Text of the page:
Under Alternative 2, the northbound I-15 carpool lanes would become a pair of high occupancy toll lanes at Highway 74. The southernmost HOT lane entry point would be here. Any 2+ carpool and any other high occupancy vehicle with at least 2 persons should be able to get on free and go without needing to pre-register. The express lane toll for solo vehicles should also vary, based on the amount of traffic in the HOT lanes and travel speeds of the regular lanes (supply-and-demand congestion pricing). In the example pictured above, the I-15 is free-flowing at 65-70 MPH all the way to the 60 freeway; so the maximum posted toll is $0.60. During peak congestion, a solo motorist can expect to pay up to $8-10 to travel to SR-60 and about $3-5 to SR-91.

At this entrance to the I-15 Express Lanes, three toll amounts are displayed on the overhead toll sign. The top amount displays the minimum toll amount of $0.50 to the next HOT lane exit, Indian Truck Trail. The second row displays the toll amount to travel to the 91 Freeway which is $0.50 because the freeway is free-flowing. The last amount shows a $0.60 toll to the 60 Freeway, the end of the Express Lanes. The bottom, "CARPOOLS 2+ NO TOLL" displays the 2+ occupancy requirement needed for toll free, non-transponder travel.

Tolls may change as traffic conditions change, but solo motorists always pay the toll displayed on the sign upon entry; toll amounts are locked in upon entry.

Concept of I-15 facing north a mile past Lake Street

Conceptual Access Point north of Lake Street
I-15 Commuters originating from northern Lake Elsinore headed north normally use Lake Street. A HOT lane access point a mile north of Lake Street would yield many benefits for carpools originating from Alberhill and other communities in the area. Also pictured is a sign listing possible direct exits/ramps from the HOT lanes. These ramps would be designed for park & ride patrons and rapid express buses headed to/from future transit stations, each located a block or two from the ramp. The RCTC-proposed direct access ramp to the 91 Express Lanes is also included on the exits list.

Conceptual Access Point near Weirick Road
Another intermediate conceptual access point should be placed near Weirick Road, allowing traffic to/from Temescal Canyon communities streamlined access.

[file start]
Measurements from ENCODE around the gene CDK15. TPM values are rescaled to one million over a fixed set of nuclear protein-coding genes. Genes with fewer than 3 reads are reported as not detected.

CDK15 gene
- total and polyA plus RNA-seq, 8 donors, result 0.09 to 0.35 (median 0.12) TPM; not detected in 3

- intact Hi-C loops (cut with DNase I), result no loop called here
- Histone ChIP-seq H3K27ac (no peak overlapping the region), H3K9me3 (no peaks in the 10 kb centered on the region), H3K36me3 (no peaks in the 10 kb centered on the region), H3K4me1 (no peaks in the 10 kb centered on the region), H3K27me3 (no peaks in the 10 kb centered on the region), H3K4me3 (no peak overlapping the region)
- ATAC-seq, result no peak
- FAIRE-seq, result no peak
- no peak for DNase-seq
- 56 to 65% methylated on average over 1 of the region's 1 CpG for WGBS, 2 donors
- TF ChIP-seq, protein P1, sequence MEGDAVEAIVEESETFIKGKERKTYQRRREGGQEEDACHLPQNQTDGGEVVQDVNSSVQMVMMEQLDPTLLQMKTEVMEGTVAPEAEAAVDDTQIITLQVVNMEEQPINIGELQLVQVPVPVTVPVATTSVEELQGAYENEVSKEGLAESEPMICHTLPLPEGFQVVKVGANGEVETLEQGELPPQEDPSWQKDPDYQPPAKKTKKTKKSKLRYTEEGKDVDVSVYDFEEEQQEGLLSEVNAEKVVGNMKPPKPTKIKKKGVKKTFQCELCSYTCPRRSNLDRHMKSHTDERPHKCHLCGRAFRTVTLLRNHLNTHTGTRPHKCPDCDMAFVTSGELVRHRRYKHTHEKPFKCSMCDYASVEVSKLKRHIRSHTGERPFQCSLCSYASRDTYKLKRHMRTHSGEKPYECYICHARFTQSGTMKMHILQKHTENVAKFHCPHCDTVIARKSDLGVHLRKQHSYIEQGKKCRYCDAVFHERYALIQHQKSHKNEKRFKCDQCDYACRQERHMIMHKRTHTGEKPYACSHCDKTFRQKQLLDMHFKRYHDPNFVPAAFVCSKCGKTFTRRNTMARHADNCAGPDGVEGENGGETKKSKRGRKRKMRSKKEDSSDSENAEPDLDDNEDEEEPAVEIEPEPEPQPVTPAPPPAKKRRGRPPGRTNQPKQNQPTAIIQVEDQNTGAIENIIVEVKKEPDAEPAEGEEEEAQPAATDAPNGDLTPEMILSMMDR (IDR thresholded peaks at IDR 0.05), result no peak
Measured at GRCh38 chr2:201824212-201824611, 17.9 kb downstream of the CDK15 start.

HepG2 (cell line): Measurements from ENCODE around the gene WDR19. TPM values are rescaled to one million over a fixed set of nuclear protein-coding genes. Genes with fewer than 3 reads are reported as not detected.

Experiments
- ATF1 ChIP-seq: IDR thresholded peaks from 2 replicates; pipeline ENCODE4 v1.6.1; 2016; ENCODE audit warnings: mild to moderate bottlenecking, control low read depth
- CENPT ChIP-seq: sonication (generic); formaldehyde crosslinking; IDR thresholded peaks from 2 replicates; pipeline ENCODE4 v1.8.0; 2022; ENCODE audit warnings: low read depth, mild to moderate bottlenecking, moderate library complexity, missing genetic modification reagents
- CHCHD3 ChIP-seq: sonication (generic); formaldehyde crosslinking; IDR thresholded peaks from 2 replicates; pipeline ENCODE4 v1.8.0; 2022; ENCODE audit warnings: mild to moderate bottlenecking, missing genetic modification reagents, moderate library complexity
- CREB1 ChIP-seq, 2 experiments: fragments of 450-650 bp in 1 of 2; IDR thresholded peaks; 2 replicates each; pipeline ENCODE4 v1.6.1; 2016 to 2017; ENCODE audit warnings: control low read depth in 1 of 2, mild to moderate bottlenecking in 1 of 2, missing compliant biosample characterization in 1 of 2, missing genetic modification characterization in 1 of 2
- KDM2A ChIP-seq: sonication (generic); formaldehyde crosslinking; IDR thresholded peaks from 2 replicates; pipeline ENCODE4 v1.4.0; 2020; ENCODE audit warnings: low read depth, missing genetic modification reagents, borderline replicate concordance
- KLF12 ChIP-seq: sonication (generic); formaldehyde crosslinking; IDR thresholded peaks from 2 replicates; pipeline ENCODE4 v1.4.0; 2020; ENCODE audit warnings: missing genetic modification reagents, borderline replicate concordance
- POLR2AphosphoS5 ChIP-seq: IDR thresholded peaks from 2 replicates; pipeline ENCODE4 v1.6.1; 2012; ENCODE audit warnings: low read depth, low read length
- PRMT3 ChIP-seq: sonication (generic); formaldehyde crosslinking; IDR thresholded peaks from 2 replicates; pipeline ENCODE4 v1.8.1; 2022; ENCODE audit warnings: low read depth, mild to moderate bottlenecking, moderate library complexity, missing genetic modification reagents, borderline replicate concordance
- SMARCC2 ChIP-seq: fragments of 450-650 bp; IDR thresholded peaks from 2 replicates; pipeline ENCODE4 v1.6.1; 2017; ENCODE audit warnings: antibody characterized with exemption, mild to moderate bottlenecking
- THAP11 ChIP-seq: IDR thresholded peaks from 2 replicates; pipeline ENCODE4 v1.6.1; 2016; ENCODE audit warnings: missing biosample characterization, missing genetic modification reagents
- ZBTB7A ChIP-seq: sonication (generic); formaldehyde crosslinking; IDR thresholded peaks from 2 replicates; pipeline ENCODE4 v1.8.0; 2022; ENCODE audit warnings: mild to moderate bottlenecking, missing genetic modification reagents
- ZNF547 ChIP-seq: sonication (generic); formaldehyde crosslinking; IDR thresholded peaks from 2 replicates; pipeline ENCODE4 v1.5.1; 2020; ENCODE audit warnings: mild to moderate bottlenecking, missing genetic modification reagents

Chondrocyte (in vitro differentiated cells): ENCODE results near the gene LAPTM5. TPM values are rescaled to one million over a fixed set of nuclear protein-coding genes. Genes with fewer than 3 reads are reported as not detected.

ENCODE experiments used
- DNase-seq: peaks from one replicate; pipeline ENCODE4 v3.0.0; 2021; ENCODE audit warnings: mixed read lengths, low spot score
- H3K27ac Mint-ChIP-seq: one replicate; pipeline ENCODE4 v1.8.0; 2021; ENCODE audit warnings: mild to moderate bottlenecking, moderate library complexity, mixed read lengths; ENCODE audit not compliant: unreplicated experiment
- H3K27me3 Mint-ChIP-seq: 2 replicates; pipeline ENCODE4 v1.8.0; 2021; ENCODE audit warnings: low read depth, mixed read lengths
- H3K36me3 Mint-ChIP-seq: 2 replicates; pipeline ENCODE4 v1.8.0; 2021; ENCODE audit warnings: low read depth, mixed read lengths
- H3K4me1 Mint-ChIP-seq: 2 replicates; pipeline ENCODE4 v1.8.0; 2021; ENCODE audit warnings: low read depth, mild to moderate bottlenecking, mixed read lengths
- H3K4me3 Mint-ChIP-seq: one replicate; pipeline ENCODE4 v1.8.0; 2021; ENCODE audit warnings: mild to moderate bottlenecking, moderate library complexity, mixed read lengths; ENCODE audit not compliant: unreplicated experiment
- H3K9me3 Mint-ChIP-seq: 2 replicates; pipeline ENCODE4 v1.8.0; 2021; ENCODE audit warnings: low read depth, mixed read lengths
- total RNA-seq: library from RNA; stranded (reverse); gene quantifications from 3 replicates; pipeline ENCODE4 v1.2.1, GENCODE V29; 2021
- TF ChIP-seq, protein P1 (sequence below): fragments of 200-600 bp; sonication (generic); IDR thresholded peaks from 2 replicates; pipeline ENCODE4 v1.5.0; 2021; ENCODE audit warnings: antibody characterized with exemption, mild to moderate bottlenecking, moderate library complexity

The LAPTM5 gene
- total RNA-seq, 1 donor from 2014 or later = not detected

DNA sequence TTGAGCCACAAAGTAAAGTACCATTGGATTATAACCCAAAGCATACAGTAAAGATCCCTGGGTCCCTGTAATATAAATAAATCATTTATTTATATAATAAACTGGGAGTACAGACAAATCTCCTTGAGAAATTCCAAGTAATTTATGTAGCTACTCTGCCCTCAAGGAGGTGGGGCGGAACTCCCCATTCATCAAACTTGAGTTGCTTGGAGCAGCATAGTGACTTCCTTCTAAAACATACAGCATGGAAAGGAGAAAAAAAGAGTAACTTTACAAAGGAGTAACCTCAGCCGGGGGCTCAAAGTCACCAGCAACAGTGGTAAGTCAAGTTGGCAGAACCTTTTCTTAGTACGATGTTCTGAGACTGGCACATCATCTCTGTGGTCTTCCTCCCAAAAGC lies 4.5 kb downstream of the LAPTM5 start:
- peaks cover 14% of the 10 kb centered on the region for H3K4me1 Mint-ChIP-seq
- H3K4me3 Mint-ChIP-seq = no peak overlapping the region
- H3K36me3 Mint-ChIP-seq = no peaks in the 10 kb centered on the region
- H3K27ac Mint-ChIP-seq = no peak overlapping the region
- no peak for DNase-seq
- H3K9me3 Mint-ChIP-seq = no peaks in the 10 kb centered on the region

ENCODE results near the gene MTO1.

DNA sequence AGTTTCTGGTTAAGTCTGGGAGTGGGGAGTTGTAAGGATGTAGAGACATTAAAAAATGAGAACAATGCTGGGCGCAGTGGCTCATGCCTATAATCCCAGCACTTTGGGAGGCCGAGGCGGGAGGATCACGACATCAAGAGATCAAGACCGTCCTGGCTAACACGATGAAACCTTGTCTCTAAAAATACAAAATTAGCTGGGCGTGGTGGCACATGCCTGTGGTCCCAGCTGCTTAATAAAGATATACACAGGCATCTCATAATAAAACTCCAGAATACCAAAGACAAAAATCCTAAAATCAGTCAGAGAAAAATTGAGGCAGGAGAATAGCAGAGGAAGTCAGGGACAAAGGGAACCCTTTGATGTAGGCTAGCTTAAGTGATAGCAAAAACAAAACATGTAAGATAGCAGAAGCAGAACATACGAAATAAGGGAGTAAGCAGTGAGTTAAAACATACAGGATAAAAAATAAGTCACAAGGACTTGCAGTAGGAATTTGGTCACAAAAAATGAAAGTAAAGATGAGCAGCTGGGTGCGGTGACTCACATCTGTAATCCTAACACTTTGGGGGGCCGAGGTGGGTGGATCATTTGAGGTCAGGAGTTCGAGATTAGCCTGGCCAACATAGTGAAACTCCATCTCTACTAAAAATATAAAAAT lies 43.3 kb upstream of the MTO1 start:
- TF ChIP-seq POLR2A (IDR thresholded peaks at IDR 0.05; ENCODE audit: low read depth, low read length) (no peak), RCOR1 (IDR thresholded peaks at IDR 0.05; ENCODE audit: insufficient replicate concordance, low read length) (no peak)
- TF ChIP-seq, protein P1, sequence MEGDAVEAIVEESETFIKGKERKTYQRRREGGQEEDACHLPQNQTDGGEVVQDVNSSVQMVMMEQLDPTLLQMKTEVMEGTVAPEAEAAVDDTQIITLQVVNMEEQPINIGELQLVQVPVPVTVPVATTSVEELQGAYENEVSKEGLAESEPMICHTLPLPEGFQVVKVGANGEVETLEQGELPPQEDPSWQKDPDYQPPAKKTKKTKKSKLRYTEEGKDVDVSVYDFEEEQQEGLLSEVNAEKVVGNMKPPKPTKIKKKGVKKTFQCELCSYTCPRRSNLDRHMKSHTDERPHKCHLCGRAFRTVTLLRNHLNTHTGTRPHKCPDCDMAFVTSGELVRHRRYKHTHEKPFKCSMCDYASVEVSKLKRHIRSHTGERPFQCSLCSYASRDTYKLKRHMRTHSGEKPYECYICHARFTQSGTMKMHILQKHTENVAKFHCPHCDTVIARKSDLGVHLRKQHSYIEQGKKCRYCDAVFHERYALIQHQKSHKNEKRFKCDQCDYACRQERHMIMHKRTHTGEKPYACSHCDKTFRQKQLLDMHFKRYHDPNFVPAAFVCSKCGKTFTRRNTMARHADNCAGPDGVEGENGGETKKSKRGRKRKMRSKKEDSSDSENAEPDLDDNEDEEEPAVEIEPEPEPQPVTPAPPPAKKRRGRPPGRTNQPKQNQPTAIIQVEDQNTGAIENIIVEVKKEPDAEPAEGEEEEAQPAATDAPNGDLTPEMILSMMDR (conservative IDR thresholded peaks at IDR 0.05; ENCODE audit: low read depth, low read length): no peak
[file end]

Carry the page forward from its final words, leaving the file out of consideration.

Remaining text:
RCTC Proposed 91 Express Lanes Access Point at Cajalco Road

RCTC-Proposed Direct Access Ramp to SR-91 Express Lanes
RCTC has proposed adding a new tolled express lane direct connector to and from the 91 Express Lanes to the I-15 Express Lanes. This will provide direct access from eastbound 91 Express Lanes to a new median express lane southbound on I-15 and from a new northbound median express lane on I-15 to the westbound 91 Express Lanes. Traffic entering or exiting I-15 at Ontario Avenue, El Cerrito Road, Cajalco Road (pictured) and points south will be able to use the direct connector to or from the 91 Express Lanes.

RCTC Proposed 91 Express Lanes Access Point at Magnolia Avenue

The Transit Coalition believes that it is essential for carpools to have free access to HOT lanes without a requirement for transponders and objects to pre-registration policies that would result in a reduction of carpools instead of single occupancy vehicles.

If HOT lane policies are set correctly, free mobility will be a long-lasting reality for HOV traffic traveling along Southern California freeway corridors. With public express buses, 2+ or 3+ private HOVs, motorcycles, and private sector bus lines having their own set of dedicated free-flowing lanes through traffic-choked corridors, the public-private benefit would be enormous.

Please note that this tour and HOT lane ideas presented are conceptual and have not been endorsed by any public entity.

Read more about TTC's position here.